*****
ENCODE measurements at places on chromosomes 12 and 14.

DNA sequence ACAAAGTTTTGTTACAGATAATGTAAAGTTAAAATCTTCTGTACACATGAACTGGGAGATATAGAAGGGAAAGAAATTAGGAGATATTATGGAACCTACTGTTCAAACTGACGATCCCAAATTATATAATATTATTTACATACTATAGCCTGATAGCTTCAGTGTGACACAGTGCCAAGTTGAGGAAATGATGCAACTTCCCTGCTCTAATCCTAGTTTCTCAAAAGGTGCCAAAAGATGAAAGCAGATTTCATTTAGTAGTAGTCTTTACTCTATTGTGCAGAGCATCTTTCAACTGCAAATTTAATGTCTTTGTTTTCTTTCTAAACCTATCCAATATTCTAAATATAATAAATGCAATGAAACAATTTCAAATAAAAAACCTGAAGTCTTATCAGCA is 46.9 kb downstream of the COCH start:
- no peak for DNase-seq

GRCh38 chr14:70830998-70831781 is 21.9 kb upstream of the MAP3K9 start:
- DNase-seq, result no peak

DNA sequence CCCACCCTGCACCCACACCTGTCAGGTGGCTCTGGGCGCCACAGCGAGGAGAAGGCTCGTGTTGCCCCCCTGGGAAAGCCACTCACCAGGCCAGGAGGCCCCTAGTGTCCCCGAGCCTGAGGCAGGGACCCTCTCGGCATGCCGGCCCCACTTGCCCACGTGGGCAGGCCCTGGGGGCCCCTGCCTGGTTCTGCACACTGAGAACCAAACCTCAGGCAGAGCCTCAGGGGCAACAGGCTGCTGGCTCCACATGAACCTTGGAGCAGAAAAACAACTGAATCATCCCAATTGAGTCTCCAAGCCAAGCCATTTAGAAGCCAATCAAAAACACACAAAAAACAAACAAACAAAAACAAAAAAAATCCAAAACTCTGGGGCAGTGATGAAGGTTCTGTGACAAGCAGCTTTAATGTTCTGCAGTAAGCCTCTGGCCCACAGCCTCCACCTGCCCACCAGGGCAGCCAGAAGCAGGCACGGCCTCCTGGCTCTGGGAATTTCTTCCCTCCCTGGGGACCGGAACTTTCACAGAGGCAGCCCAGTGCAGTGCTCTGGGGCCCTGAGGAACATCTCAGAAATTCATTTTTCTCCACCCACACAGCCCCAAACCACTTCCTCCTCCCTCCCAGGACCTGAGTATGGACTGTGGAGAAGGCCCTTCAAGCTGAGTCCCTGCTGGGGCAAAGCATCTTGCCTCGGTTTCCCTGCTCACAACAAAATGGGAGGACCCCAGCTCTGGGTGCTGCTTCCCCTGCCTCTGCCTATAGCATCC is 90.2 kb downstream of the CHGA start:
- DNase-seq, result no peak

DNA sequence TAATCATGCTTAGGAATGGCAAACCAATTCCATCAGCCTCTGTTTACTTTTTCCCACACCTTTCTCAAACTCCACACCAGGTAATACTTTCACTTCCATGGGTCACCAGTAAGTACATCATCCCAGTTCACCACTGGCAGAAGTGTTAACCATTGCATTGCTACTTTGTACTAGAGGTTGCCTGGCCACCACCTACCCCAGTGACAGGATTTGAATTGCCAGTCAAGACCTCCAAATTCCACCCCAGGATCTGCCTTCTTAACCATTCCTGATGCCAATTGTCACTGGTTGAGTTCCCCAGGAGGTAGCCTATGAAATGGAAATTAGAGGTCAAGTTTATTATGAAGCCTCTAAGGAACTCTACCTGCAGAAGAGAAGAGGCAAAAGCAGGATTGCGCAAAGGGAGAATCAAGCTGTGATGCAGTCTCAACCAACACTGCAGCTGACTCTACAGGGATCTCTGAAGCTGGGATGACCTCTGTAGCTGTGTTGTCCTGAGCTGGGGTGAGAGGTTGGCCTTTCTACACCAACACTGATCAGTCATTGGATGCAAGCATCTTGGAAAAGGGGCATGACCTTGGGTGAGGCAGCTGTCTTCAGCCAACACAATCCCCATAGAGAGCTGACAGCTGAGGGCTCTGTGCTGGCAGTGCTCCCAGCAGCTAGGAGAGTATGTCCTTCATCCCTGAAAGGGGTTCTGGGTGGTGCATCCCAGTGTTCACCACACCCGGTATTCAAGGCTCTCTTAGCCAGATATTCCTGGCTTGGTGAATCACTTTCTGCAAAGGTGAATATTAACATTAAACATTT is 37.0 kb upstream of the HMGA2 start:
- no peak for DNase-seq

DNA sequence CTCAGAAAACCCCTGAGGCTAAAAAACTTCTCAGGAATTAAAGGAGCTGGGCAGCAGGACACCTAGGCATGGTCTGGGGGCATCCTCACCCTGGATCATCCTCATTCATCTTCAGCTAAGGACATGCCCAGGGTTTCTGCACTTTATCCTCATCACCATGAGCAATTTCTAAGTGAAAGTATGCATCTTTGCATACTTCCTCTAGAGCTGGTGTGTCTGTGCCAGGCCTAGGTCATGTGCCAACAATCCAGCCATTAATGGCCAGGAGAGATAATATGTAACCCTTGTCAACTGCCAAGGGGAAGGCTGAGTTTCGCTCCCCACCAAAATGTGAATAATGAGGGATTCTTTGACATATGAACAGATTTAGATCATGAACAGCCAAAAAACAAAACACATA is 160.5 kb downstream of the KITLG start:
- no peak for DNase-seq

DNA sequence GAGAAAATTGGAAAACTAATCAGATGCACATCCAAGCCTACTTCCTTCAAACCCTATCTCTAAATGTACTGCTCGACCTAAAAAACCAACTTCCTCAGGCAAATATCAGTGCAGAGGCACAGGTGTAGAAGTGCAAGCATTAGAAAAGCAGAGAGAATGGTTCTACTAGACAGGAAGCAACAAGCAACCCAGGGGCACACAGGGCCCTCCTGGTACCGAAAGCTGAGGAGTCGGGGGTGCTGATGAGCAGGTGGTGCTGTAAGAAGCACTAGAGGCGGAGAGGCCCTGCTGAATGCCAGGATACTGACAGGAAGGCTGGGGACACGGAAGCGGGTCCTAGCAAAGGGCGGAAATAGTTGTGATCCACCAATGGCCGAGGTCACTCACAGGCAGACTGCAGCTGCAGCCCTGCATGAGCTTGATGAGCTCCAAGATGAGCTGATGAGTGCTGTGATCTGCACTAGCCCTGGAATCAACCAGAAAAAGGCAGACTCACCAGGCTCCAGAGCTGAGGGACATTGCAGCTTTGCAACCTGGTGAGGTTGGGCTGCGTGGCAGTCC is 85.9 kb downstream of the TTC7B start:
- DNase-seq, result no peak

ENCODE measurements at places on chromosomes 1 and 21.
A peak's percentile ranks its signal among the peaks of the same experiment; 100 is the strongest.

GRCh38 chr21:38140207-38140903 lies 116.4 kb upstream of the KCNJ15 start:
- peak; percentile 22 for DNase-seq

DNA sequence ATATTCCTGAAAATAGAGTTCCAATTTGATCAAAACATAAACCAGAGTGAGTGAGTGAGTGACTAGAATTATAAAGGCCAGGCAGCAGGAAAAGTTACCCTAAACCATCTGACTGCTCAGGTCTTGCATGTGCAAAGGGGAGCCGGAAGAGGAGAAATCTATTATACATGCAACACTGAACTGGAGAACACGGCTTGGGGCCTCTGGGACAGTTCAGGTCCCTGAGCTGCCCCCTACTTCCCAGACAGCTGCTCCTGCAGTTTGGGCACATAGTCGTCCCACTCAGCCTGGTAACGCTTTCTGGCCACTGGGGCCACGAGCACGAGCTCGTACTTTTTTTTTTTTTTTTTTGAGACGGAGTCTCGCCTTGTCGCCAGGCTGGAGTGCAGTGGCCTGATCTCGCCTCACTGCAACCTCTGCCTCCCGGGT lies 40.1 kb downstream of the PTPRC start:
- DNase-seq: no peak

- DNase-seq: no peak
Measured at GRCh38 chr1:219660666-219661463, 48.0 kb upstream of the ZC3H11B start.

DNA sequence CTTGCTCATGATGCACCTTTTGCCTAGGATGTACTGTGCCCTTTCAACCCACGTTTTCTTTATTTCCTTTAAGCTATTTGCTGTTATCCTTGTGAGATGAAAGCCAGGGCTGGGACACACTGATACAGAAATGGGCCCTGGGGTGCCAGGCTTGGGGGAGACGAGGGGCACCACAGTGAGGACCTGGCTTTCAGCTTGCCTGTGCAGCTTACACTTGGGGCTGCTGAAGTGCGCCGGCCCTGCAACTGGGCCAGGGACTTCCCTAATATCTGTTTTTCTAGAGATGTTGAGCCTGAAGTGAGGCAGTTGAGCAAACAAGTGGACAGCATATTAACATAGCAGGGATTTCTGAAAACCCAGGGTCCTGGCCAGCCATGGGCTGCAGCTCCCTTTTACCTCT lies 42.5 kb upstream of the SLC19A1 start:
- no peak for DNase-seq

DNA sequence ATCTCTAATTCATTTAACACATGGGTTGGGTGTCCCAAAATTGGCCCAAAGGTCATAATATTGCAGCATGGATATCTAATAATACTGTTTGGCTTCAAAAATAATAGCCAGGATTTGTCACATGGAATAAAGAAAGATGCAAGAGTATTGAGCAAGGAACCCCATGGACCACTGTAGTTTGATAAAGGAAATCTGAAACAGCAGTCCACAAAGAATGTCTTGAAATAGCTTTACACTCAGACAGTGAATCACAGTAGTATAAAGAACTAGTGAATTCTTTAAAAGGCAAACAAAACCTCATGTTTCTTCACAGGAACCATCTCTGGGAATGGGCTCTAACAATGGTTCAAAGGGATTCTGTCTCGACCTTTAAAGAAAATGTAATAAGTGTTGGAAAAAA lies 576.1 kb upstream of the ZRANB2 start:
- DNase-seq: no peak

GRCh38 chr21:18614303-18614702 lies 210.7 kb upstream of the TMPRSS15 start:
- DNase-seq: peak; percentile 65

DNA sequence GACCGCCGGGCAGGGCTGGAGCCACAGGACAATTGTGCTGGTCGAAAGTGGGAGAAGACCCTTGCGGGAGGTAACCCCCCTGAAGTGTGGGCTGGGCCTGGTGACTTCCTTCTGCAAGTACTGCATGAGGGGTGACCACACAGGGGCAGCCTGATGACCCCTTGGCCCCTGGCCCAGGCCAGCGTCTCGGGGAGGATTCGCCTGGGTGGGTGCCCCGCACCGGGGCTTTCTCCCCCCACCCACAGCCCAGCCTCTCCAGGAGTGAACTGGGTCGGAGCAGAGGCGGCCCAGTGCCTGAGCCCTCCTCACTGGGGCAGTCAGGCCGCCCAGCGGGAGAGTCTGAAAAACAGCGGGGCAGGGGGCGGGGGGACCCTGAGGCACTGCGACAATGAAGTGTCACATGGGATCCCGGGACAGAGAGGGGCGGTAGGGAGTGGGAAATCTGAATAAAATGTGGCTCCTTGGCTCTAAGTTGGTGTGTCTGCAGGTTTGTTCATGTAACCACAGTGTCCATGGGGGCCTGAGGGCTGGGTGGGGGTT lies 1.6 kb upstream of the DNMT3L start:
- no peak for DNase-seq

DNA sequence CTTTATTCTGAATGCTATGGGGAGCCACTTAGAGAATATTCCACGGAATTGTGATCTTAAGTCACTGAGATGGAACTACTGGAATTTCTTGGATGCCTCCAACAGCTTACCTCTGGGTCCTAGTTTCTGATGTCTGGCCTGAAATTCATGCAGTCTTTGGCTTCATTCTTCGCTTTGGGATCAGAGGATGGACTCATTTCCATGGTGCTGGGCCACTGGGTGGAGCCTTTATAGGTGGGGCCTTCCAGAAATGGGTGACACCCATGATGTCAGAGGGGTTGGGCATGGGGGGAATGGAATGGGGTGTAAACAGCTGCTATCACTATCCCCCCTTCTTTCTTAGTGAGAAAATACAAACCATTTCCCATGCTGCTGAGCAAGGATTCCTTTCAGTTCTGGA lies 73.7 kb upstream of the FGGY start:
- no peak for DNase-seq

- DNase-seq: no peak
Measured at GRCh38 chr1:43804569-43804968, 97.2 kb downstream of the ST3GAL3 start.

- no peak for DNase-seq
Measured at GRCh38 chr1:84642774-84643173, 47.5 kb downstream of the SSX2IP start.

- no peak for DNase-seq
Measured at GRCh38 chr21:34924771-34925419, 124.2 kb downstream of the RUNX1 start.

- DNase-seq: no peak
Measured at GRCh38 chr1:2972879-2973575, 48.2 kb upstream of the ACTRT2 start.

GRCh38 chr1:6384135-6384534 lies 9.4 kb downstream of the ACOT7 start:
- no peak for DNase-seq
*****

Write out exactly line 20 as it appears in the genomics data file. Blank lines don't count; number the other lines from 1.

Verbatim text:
- DNase-seq: no peak